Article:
In part two of this three-part film, we meet Little again, only now he is in high school and people call him by his real name Chiron (Ashton Sanders). Many of his problems remain, and his burgeoning homosexuality becomes more apparent, but the socio-economincs of his life and the fear and weakness of those around him lead him into the system that so many young black men end up in. When he comes our on the other end, we are in part three and his new persona is “Black” (Trevante Rhodes), himself a drug dealer who even looks similar to the one who took him in in his youth. We are full circle.
Moonlight belongs to a new category of cinema that includes films such as Beasts of the Southern Wild, and Below Dreams (which I wrote about in my coverage of the 2014 Tribeca Film Festvail here). I don’t know what to call this yet, but it is a category that is defined by its otherness. The characters in these films are not archetypes representing some subsection of American society, nor are they simple victims of circumstance. The filmmaking style is loose, instinctual, and economical. The films take place outside of the usual settings for American movies, like New York, L.A., or some unnamed, generic suburb. These are places cameras don’t often go, where stories go untold. The filmmakers themselves are concerned with poverty as well as with glimpses of beauty that can occur, even in an impoverished life.
As someone with little obviously in common with Chiron (I am a straight, white woman living on Cape Cod), it is remarkable how strongly connected to him I felt, a marking of the director’s skills in building empathy. Moonlight takes this intense experience and shares it with us in a unique form with expressive acting, sound design, and cinematography, as well as an editing strategy that is directed by the emotions of the main character. I haven’t seen this before, and that in and of itself separates it from most of what comes out in theaters today. So many movies, however different their basic plots, are so similar in approach and formal language that I can barely remember them a week later. Not so with Moonlight, which is a beautiful, tragic film that stays with you. In fact, I look forward to seeing it again to relive that experience of cinematic discovery.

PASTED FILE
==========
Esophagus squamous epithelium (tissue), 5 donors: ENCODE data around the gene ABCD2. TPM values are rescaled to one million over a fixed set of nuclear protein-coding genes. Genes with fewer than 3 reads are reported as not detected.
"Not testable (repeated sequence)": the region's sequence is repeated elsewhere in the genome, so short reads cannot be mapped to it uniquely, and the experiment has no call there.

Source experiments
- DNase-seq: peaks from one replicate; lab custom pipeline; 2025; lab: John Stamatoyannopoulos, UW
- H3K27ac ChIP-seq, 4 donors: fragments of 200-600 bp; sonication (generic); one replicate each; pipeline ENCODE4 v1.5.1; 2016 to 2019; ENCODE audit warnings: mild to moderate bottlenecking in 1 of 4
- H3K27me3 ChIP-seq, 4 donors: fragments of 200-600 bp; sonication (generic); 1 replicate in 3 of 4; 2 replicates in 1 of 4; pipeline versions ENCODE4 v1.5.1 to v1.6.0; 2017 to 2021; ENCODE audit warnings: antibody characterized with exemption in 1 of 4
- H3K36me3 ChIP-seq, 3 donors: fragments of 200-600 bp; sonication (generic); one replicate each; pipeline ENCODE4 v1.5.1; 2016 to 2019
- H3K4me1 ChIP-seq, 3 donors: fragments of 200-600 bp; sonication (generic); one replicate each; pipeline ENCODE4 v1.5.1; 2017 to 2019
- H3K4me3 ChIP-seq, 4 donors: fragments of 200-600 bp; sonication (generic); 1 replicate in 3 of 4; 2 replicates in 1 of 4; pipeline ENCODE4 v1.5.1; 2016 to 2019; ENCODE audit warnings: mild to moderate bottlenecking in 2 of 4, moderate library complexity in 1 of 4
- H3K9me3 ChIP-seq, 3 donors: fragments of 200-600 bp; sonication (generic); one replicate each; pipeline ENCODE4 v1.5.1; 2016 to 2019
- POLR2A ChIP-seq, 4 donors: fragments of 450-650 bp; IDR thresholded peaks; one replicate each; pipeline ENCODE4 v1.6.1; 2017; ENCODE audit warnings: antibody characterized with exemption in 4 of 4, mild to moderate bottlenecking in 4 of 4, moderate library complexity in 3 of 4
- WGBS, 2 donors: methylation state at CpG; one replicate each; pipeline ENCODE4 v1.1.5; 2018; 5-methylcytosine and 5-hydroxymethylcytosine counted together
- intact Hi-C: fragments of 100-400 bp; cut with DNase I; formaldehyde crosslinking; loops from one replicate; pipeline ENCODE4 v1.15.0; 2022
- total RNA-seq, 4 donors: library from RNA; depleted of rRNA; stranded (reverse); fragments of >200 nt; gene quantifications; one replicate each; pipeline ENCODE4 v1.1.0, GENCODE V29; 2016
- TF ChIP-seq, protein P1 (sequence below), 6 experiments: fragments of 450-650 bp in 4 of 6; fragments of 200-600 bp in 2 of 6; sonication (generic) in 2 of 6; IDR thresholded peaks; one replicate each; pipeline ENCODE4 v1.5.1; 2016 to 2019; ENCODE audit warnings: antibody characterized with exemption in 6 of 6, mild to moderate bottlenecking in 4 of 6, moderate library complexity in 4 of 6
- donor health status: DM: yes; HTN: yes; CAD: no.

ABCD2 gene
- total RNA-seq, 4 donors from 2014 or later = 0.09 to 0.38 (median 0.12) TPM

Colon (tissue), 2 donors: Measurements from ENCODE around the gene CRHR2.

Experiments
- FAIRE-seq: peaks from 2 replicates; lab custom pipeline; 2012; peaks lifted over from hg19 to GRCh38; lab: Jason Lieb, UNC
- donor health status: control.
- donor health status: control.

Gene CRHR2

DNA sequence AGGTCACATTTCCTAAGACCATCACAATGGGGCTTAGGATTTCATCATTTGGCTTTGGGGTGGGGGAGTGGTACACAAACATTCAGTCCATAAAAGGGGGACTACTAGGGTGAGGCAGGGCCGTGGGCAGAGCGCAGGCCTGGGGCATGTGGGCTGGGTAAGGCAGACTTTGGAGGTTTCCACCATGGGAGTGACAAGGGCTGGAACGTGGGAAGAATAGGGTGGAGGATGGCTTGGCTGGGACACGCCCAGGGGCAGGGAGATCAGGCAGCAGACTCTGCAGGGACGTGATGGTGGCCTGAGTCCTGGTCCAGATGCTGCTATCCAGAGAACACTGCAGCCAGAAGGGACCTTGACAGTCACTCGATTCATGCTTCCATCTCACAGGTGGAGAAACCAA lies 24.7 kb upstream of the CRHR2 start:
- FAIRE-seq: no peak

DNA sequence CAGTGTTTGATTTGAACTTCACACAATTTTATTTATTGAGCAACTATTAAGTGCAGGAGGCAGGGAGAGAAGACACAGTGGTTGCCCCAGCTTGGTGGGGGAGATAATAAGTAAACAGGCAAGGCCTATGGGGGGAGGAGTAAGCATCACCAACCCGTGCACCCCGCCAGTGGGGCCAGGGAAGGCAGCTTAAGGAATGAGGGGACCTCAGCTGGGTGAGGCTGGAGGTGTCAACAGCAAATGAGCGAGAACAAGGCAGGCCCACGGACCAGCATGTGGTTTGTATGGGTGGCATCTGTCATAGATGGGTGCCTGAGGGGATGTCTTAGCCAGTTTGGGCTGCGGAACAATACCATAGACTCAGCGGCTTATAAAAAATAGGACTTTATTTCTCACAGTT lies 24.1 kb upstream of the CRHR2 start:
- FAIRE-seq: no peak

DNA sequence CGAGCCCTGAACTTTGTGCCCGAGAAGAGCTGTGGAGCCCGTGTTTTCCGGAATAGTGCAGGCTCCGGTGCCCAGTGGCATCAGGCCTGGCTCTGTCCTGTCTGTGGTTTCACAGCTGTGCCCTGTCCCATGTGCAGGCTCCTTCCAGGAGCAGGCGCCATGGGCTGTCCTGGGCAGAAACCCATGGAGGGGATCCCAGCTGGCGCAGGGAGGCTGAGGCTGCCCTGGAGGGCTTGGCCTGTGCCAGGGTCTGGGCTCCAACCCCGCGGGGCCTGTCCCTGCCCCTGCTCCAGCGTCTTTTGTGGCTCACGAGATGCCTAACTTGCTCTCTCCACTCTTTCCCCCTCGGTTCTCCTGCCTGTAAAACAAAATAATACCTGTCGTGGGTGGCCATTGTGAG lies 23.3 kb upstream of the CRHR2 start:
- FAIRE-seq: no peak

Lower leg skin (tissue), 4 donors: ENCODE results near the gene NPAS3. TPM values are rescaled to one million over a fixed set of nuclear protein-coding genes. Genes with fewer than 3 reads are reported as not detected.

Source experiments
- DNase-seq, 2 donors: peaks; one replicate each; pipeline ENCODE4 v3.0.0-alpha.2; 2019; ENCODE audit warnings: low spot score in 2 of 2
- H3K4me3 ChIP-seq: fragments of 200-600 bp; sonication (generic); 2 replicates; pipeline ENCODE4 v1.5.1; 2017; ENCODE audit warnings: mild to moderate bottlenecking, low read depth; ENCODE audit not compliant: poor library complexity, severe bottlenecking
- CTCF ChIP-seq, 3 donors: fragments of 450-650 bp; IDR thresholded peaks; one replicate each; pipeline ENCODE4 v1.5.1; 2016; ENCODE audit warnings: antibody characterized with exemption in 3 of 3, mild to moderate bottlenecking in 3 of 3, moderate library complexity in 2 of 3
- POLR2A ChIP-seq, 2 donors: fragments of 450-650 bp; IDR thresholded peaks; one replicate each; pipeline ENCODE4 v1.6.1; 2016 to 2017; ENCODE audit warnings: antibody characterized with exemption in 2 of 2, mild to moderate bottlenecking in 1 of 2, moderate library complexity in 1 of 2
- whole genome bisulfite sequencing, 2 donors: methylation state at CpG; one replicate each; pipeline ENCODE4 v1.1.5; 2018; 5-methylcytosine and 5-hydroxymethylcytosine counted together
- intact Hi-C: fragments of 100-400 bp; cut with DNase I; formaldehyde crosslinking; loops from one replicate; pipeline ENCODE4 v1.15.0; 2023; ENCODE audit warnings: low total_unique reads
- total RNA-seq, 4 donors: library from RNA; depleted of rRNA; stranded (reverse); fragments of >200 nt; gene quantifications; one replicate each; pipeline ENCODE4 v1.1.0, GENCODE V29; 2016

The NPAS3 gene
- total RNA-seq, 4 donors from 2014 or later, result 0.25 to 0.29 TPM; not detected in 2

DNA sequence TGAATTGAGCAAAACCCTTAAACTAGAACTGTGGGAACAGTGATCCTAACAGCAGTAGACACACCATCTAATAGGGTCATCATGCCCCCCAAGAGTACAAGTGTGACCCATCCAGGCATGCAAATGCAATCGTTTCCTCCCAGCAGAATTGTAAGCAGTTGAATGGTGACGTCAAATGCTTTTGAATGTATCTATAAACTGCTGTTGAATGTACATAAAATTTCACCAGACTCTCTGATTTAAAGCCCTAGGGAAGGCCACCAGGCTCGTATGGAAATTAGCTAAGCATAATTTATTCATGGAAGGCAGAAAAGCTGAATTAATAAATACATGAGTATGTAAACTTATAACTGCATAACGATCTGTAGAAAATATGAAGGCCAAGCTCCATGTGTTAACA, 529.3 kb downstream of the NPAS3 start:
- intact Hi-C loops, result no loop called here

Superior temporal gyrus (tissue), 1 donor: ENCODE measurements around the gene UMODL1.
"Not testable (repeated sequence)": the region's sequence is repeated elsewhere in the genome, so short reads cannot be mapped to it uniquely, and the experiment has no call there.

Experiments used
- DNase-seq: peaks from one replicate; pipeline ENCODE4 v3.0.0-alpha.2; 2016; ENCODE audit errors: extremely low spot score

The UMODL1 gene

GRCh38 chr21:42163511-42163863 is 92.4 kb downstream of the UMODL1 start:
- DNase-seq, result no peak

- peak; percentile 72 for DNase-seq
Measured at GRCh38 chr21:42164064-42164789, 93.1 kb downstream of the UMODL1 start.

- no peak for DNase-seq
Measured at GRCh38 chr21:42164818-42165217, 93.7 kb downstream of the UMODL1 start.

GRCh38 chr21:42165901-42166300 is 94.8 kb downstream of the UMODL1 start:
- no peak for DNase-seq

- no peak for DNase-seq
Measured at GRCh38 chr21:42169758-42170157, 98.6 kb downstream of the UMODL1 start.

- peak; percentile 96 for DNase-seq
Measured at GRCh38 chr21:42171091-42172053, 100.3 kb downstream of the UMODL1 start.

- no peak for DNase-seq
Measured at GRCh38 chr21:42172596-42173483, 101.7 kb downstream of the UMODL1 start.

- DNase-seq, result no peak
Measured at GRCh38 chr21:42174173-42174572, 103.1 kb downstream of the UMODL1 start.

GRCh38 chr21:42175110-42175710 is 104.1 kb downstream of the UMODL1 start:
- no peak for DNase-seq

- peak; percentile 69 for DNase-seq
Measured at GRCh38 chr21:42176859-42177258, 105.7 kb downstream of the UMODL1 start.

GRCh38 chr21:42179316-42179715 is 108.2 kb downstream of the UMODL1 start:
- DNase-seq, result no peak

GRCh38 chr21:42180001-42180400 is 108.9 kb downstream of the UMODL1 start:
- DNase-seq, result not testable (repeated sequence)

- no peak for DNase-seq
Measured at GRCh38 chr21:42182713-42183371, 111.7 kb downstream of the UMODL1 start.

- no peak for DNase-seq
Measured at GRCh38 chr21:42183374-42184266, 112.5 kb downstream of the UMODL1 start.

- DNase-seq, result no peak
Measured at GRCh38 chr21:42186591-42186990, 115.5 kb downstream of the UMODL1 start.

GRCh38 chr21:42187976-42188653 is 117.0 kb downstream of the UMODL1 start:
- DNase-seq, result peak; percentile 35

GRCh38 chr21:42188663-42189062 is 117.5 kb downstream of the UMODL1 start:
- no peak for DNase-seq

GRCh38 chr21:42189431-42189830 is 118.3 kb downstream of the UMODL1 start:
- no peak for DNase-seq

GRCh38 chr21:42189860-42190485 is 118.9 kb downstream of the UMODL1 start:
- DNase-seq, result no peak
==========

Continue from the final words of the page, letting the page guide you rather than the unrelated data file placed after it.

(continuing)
There is a deep sadness throughout all three parts, and the dominant feeling is one of loneliness and isolation, which speaks to the real-life invisibility of gay, black men. We have seen them here and there (notably in the character of Omar in the brilliant cable series The Wire some years back), but it is a largely ignored subset of both the African-American experience and that of the LGBTQ community.
I hope Moonlight will not be pigeonholed into the usual distribution patterns where films with black characters only show in areas with larger black populations and films with gay characters are only aimed at gay audiences. I hope to see it for my second viewing right here on Cape Cod… at a theater near you.